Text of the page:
DUNNING — A state bill could inject much-needed funding to restore and maintain a Far Northwest Side nature area.
The Dunning-Read Conservation Area, an oasis of 23 acres of wetlands and woodlands nestled along the city’s western border, will receive $50,000 in state funding under legislation that passed in June. The bill was backed by Northwest Side lawmakers Sen. Rob Martwick and Rep. Lindsey LaPointe.
The bill transfers land managed by the Illinois Department of Natural Resources to the Chicago Park District, and it gives the district a budget to do basic improvements. It awaits Gov. JB Pritzker’s signature.
Volunteers have tried for years to care for the sprawling area themselves, but they couldn’t keep up with the full scope of the work, said Ed Bannon, Dunning resident and longtime volunteer.
Despite groups and cleanup events that brought dozens of people to the area, the work was too difficult to complete without major funding, Bannon said.
Earlier this year, Bannon organized a cleanup with a small crowd, including the lawmakers who helped pass the bill, to pick up trash and remove weeds.
“It’s impossible for a volunteer group to keep up with the invasive species and the maintenance. We pulled thistles for hours, and we barely made a dent,” Bannon said. “This legislation to finally have the Park District be responsible for maintaining the space is the right way to have this conservation area actually add value to the community.”
The Park District did not reply to requests for comment.
The conservation area is on the grounds of the former Chicago-Read Mental Health Center, 4200 N. Oak Park Ave. Once slated to become heavily developed, neighbors fought to keep it a nature area. It was managed by local organizations and maintained exclusively by volunteers.
Open to the public from March to November, the site features a walking trail, a small rain garden, a pond and a plant nursery. It is home to coyotes, raccoons, garter snakes and other wildlife.
Volunteers and nature conservationists say the area has become difficult to access as maintenance has fallen off. They hope state funds will help with removing weeds and installing better trails, fences, signs and parking.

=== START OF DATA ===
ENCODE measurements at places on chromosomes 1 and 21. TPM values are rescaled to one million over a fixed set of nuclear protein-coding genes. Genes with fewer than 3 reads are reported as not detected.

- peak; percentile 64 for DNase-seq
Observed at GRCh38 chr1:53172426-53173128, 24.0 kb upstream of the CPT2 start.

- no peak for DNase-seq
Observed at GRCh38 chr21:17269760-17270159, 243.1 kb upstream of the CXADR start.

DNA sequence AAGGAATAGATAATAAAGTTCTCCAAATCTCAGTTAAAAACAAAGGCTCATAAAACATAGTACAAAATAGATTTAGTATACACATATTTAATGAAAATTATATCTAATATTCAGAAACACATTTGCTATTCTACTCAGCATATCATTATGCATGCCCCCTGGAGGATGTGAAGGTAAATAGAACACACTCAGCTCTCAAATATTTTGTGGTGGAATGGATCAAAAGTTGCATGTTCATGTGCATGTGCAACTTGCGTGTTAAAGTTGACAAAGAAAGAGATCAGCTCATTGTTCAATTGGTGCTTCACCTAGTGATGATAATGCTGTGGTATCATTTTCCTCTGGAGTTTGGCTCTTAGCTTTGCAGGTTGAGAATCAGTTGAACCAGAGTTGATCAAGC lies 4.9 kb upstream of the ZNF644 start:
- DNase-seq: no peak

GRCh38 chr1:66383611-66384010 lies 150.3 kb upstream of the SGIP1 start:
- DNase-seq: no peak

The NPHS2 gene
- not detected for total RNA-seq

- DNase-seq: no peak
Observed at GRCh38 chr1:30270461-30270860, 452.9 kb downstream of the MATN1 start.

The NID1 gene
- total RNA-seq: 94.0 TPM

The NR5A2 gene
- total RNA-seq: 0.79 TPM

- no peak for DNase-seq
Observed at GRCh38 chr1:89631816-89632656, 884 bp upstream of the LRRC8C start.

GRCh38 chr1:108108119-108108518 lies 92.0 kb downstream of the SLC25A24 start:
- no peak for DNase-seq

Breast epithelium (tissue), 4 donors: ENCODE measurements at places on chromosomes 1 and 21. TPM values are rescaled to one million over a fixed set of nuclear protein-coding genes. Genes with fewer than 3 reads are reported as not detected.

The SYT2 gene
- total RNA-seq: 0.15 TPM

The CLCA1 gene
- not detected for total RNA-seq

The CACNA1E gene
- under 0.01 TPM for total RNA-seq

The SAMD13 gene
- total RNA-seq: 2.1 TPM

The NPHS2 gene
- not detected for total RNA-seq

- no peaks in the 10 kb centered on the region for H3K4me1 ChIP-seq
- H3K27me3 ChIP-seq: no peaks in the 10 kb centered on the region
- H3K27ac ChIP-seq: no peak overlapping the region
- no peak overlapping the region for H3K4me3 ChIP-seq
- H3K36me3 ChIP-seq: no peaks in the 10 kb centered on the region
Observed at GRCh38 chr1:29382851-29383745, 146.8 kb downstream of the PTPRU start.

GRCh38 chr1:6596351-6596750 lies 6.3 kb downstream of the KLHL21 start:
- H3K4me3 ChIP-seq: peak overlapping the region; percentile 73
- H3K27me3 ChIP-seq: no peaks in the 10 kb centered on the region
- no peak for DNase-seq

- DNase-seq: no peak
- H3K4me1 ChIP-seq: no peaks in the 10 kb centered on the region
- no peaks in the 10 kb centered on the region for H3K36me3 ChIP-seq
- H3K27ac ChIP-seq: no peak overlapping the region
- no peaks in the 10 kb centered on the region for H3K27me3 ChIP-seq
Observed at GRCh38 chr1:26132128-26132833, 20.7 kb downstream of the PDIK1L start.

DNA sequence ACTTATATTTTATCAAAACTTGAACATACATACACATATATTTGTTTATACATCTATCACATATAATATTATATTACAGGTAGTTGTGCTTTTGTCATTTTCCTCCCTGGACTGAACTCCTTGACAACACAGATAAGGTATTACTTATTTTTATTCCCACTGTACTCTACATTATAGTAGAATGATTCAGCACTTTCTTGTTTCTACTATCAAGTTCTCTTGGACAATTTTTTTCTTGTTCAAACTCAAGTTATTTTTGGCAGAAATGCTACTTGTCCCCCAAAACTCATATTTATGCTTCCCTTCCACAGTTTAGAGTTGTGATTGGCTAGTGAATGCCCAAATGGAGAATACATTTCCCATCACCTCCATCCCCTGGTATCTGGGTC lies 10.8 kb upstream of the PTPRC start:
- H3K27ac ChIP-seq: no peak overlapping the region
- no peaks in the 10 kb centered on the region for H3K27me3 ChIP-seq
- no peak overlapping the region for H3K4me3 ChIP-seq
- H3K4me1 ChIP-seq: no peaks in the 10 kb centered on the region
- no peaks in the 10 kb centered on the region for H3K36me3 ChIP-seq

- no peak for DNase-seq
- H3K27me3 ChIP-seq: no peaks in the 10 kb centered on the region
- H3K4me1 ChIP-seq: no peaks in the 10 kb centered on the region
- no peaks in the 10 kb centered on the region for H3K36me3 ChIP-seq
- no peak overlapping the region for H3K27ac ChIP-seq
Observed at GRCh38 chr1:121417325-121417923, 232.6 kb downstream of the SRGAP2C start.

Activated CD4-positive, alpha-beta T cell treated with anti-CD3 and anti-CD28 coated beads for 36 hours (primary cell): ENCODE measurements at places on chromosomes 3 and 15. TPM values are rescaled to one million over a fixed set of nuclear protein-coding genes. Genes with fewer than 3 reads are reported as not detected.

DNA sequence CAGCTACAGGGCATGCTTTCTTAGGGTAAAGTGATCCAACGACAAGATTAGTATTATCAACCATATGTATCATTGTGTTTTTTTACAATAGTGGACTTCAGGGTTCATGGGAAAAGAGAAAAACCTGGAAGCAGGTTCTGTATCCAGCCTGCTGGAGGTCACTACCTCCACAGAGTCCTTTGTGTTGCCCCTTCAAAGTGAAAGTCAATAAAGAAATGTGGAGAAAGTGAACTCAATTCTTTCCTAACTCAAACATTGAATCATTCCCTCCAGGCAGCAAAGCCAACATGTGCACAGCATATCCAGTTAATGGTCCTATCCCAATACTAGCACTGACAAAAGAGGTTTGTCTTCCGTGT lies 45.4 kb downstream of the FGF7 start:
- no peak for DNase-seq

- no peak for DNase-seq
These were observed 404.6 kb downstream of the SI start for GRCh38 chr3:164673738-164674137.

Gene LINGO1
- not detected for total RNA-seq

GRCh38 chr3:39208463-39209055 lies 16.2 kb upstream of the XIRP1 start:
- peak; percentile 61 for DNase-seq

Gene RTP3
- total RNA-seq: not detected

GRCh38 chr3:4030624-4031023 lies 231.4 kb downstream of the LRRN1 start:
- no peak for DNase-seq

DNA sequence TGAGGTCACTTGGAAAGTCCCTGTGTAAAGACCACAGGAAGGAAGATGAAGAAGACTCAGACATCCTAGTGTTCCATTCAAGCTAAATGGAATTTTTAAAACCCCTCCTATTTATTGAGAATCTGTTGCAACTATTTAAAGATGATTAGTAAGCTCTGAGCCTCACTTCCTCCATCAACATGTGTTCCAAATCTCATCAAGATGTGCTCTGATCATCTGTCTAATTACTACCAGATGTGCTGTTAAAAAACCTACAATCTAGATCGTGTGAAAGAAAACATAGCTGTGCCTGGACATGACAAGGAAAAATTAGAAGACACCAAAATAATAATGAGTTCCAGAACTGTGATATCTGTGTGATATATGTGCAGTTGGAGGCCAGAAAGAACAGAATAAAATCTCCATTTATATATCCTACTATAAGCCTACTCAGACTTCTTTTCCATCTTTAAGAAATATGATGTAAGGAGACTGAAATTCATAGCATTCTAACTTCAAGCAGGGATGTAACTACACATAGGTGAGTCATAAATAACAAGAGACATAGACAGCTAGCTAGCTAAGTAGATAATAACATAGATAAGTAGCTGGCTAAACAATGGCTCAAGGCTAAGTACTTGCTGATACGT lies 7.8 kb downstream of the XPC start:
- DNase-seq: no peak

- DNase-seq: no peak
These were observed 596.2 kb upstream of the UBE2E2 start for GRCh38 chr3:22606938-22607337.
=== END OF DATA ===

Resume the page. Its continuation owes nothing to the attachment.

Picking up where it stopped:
Kirsten Yehl, who has volunteered and organized cleanup events for the area since 2016, worked with lawmakers on the legislation. She said shifting the management to the Park District was the main goal so it can bring more resources to the area’s restoration and build off of the years-long volunteer work.
“Now you still have a very engaged group of people who are excited about what’s happening over there and how we can connect everything,” Yehl said.
When the Park District takes over, Yehl and Bannon said they want to be part of the advisory council for the conservation area to organize more events and uphold the area’s history and biodiversity. Advisory councils are a team of volunteers who advocate for the park, host events and raise money to enhance park services, according to the Park District’s website.
“What I am excited about is that since [the conservation area] is a Park District property now, it can have an advisory council so then all those volunteers that used to spend their time maintaining the paths can now spend their time organizing events and partnering with Wright College to bring some students over … and do some more meaningful activities there,” Bannon said.
But first, access needs to be improved, which means better parking and connected trails are key, Yehl said. The current lot is old and needs many repairs, she said.
“One of our first initiatives is to get funding so we can fix the parking lot,” she said.
Yehl hopes work can be done to connect trails to the nearby schools with the community garden and the hospital so everyone can enjoy the Dunning-Read Conservation Area.
Martwick, who calls himself “an armchair environmentalist,” said the area has the potential to be a place where people can hike, read a book and enjoy nature in the city — but only if it’s properly maintained and looks more inviting to the public.
“Here is an area that was not being used as intended and was really falling into disrepair … . It was really rotting away,” Martwick said. “The Chicago Park District said they were interested and want to preserve the area. I want the conservationists to turn it back into its splendor.”
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